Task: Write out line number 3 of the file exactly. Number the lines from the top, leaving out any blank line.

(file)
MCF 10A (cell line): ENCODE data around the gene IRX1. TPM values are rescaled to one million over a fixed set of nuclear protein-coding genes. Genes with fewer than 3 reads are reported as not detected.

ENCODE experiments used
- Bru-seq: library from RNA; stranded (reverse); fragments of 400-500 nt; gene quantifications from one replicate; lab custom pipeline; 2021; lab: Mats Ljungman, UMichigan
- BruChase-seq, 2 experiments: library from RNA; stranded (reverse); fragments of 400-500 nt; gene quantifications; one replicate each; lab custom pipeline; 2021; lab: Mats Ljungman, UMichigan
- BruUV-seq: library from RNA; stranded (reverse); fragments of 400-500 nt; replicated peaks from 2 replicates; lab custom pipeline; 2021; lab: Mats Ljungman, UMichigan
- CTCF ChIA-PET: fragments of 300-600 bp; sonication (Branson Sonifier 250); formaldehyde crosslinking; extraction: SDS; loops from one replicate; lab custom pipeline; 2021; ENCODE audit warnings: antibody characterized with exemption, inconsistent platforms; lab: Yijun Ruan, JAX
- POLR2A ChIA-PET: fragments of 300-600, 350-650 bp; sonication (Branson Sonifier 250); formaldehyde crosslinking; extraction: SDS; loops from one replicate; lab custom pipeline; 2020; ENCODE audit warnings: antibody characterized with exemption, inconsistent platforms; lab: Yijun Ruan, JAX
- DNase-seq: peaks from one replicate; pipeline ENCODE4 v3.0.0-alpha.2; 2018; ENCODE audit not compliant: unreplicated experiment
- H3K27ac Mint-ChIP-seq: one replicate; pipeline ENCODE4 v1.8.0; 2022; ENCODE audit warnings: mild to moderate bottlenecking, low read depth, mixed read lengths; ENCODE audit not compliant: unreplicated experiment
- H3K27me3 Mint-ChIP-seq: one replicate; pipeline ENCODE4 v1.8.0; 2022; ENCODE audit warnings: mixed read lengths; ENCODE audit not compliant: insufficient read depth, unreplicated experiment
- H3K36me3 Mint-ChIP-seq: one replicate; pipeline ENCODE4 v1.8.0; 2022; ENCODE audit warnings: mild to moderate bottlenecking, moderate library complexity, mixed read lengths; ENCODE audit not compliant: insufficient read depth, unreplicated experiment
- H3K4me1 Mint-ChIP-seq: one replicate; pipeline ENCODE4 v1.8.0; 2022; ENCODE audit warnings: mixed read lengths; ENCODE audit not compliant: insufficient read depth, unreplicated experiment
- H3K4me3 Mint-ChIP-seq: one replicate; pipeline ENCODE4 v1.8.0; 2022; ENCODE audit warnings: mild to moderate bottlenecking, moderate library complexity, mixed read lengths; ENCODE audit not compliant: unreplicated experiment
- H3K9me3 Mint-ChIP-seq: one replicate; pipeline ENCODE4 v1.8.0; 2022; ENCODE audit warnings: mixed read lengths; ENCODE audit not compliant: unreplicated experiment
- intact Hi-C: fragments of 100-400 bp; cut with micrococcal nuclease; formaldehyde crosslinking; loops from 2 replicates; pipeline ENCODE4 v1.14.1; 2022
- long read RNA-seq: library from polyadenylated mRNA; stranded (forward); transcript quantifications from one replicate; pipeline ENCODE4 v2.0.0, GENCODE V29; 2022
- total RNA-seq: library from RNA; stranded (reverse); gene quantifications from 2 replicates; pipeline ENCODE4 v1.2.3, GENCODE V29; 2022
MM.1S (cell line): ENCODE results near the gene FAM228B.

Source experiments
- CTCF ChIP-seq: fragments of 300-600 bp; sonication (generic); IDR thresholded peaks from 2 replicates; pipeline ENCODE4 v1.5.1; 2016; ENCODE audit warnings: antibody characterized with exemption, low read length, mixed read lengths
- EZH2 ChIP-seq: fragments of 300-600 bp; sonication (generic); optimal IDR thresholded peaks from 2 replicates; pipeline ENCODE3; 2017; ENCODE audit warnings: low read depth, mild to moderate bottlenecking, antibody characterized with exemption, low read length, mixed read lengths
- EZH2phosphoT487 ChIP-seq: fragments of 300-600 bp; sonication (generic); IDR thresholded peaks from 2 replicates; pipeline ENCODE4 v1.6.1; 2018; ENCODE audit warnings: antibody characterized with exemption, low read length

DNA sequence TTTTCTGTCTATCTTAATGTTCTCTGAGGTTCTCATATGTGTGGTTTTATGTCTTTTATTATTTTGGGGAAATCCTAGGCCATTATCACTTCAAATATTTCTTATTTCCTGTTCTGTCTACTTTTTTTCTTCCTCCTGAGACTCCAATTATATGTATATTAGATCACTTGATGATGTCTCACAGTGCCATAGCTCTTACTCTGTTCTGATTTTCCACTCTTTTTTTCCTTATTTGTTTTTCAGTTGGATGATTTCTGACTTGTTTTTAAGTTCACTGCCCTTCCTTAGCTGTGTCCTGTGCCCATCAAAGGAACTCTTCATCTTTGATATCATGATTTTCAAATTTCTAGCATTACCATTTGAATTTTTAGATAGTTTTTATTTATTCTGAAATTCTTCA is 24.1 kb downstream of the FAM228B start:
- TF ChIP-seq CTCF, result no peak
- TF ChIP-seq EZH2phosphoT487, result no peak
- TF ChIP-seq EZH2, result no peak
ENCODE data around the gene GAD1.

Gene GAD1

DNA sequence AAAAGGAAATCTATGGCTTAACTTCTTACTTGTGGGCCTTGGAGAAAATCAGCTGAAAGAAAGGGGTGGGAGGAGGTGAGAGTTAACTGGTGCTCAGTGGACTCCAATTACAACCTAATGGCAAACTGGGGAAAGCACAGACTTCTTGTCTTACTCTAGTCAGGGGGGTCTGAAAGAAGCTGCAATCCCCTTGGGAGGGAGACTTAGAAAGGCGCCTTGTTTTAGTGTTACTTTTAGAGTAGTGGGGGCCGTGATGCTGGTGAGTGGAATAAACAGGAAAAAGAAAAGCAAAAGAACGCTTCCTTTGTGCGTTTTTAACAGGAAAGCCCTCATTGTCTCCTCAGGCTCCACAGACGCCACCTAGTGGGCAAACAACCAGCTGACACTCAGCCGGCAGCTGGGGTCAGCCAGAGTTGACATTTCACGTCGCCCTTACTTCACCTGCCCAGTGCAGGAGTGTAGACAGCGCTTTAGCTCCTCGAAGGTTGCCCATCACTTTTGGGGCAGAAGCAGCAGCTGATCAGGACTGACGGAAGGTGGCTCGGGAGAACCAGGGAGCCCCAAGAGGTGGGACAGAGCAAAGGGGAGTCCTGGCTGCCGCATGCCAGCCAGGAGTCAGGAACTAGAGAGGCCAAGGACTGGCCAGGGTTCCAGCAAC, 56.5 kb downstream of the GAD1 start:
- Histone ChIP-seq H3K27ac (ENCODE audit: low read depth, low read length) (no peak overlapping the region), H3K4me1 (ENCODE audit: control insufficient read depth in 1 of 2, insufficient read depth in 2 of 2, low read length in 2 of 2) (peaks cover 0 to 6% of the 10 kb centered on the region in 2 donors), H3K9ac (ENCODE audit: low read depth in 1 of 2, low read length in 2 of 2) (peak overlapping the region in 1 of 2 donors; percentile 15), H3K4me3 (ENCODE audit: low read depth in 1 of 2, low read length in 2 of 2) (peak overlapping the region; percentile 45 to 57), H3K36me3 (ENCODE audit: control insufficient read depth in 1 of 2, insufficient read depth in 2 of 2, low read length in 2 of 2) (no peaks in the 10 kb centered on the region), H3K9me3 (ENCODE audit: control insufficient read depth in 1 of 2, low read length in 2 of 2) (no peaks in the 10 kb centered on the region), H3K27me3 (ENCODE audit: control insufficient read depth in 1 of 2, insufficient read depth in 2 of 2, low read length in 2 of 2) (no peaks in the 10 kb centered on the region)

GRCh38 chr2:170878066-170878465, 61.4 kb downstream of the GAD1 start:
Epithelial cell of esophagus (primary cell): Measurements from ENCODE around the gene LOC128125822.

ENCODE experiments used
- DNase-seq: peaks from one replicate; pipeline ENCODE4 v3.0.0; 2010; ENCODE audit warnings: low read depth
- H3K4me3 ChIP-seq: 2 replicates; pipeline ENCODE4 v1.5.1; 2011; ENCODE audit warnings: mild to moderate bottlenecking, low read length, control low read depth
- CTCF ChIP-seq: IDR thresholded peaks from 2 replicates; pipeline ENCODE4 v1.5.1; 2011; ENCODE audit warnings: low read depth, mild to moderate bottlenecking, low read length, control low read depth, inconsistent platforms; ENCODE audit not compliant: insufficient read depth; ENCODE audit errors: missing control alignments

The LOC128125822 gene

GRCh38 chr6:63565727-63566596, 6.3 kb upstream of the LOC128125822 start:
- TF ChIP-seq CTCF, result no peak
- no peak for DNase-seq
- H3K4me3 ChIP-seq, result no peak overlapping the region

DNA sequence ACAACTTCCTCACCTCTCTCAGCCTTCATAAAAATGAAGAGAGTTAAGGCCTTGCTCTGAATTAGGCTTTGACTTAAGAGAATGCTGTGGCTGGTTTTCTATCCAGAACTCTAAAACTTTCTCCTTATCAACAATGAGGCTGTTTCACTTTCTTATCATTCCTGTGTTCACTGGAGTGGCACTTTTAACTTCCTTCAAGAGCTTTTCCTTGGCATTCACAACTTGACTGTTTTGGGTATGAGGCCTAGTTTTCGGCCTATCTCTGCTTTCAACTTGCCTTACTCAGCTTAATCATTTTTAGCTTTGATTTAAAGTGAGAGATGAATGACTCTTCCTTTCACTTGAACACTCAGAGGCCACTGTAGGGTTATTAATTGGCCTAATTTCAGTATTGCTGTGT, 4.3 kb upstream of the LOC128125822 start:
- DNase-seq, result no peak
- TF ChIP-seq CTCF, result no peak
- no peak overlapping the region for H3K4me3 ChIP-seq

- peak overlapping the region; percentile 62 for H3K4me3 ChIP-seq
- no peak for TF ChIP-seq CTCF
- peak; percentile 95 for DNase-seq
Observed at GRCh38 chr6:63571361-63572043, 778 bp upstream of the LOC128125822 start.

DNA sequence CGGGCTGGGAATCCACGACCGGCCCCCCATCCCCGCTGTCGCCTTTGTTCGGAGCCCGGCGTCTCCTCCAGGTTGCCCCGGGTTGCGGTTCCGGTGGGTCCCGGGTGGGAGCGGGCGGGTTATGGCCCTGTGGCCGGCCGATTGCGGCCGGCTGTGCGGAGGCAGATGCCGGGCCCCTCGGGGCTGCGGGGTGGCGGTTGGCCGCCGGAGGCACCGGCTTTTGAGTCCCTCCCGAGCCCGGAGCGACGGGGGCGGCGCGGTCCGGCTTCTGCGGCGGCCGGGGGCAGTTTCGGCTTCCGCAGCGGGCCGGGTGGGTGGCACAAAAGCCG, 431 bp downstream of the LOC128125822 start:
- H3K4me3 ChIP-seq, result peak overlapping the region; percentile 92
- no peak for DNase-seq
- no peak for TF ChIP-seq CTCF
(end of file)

- Bru-seq: library from RNA; stranded (reverse); fragments of 400-500 nt; gene quantifications from one replicate; lab custom pipeline; 2021; lab: Mats Ljungman, UMichigan